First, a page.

While saying he was open to working with the new president on key agenda items such as health care, the five-term conservative lawmaker directly attacked Mr. Obama on several fronts, from his handling of the economic crisis and relations with Congress to taking time to predict the winners of the national college basketball tournament live on national television.
"We should just be asking the president to not be a showman, to be [with "Tonight Show" host Jay] Leno or other things that detract from what he's doing, like bracketing the NCAA game. Those are distractions," he said.
Mr. Grassley said the higher taxes and deficits in Mr. Obama's budget outline were making even some Democrats nervous, even before the Congressional Budget Office released sharply higher new deficit projections Friday.
"I heard some real nervousness even before Friday on the part of a lot of Democrats, and I bet you will really hear it in the House of Representatives with Blue Dog Democrats," he said.
Mr. Grassley said it was likely that some of the Bush tax cuts will be allowed to expire and a plan to fund Mr. Obama's energy cap-and-trade proposal will pass over Republican opposition. He said Mr. Obama would have a tougher time with his proposals to curb deductions on charitable giving and mortgage interest for higher-income taxpayers.
He also expressed doubts that the Senate tax-writing panel will pass Mr. Obama's proposals to end oil and gas drilling tax breaks worth about $30 billion.
"I don't think they'll be removed," he said.
The one element of the Obama tax proposal that should be considered, he said, was a plan to impose new excise taxes on offshore production in the Gulf of Mexico. The plan is designed to close loopholes that have given what the administration calls "excessive royalty relief" to oil producers.
On health care reform, Mr. Grassley said, "Health care is going to be a bipartisan issue. Increasing taxes to pay for it I don't think is going to be bipartisan."
Still, he said, "right now everything is on the table" as he and Mr. Baucus push for a bill that can pass the Senate Finance Committee in June and reach the Senate floor by July.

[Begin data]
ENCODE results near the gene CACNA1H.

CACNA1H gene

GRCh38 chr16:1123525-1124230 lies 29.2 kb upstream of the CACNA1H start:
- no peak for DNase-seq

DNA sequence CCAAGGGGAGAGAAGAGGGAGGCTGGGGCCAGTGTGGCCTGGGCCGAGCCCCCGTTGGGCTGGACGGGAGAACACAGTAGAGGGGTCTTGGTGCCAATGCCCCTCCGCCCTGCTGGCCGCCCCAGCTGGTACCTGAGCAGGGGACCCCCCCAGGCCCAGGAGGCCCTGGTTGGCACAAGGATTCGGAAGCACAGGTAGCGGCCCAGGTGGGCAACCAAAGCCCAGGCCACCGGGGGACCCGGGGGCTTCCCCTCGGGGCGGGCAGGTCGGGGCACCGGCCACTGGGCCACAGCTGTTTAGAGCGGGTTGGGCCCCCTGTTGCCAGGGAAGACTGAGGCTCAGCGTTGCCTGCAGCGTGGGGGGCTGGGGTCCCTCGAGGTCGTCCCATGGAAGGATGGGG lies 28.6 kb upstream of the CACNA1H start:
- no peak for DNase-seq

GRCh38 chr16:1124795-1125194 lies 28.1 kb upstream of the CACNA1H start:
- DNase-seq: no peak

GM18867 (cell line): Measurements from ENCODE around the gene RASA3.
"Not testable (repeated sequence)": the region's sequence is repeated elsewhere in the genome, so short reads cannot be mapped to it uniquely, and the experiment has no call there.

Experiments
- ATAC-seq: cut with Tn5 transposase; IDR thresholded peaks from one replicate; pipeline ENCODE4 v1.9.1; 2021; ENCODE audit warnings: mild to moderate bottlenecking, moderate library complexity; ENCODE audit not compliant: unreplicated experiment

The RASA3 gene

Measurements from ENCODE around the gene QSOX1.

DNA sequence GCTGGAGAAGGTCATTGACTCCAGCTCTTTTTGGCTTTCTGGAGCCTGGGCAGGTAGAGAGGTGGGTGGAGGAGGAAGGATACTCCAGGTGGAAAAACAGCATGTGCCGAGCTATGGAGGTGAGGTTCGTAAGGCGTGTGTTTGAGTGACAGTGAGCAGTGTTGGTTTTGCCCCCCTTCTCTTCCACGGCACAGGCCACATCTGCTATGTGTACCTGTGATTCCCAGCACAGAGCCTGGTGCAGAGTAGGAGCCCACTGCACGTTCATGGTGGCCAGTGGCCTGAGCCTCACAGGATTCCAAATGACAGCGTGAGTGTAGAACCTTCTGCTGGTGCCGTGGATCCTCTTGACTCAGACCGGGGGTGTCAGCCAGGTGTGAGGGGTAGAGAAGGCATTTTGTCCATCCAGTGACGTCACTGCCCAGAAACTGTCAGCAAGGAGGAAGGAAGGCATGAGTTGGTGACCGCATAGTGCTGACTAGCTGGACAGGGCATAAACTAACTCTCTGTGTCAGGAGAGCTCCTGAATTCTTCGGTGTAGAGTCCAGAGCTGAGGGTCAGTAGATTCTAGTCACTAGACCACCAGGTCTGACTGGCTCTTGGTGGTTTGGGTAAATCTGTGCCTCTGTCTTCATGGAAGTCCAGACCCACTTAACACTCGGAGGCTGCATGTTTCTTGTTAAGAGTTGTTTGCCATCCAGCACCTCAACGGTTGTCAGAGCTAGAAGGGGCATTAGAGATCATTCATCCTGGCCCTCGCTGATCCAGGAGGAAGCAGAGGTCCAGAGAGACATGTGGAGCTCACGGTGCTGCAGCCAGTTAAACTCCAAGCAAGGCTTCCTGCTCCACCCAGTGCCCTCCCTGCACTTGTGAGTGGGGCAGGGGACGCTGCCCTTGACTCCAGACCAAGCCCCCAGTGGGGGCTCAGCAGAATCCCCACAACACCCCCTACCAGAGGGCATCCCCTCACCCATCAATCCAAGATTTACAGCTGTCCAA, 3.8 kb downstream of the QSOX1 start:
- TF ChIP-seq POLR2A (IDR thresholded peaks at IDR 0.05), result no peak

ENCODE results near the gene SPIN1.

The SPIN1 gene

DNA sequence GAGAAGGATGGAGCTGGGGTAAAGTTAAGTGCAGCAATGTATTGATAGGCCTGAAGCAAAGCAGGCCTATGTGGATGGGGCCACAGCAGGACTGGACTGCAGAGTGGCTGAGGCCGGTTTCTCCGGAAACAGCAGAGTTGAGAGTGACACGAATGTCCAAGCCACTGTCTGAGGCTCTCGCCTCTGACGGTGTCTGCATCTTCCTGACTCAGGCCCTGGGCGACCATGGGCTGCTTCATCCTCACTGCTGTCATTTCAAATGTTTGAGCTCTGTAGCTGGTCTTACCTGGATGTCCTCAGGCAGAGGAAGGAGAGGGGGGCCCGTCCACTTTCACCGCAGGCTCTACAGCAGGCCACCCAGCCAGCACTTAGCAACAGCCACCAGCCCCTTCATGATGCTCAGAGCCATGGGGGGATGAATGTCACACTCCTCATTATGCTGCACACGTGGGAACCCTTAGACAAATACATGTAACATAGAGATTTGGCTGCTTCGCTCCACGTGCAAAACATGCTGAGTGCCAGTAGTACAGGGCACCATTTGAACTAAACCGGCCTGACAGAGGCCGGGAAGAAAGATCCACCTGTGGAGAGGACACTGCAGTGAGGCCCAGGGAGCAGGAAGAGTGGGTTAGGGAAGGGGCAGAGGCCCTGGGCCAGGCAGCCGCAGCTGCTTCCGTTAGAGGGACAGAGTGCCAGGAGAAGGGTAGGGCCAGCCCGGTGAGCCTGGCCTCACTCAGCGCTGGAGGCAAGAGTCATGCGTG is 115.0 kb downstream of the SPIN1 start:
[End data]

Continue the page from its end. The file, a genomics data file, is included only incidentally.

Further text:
The schedule is "pretty ambitious, but if you don't start out with that attitude, you'll never get it done," he said.
The lawmaker grew particularly agitated over Mr. Obama's March 10 signing statement - after Mr. Obama severely criticized such statements under President Bush. Mr. Obama expressed reservations over a whistleblower protection provision that Mr. Grassley has long championed.
Mr. Obama was resistant to a "rider" to the stimulus bill that had been included routinely on spending bills for more than a decade.
"I do not interpret this provision to detract from my authority to direct the heads of executive departments to supervise, control and correct employees' communications with the Congress in cases where such communications would be unlawful or would reveal information that is properly privileged or otherwise confidential," Mr. Obama wrote.
Said Mr. Grassley, "There seems to be an institutional disease within the executive branch of government under any president that says, 'We're going to drag our feet on anything Congress wants to know.' "
He vowed to continue his constitutional oversight role of the executive branch, saying he preferred to wage the fight "battle by battle rather than war by war."
"But this business of what he said in the signing statement, it's almost war," he said.